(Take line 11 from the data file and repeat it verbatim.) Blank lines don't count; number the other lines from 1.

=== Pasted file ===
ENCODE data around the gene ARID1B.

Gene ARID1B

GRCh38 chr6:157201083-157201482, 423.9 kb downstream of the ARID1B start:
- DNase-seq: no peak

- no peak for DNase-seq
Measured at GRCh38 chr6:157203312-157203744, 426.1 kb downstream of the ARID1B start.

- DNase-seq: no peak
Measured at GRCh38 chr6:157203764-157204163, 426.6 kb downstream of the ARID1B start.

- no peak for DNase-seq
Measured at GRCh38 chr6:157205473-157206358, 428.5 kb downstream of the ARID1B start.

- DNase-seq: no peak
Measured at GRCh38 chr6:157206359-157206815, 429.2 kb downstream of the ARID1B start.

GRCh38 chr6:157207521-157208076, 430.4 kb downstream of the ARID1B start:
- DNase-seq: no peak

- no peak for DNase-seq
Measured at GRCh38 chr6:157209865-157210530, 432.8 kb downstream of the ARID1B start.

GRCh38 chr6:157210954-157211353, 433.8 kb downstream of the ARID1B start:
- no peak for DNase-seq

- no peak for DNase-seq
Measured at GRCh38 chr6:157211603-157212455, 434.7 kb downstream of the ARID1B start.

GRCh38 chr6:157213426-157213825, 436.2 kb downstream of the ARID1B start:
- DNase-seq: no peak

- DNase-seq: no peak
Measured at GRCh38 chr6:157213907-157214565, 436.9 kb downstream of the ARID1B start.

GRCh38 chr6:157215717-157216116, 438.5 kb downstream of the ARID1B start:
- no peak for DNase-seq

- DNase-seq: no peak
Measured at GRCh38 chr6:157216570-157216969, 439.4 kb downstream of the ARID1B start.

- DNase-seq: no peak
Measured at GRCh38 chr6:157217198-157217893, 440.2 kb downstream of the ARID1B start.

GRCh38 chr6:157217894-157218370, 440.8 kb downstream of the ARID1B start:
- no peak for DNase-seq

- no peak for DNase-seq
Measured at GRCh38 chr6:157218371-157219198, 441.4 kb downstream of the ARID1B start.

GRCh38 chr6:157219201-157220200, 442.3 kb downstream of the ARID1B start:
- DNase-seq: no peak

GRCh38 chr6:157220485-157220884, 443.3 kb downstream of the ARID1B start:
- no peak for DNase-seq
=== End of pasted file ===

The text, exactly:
- DNase-seq: no peak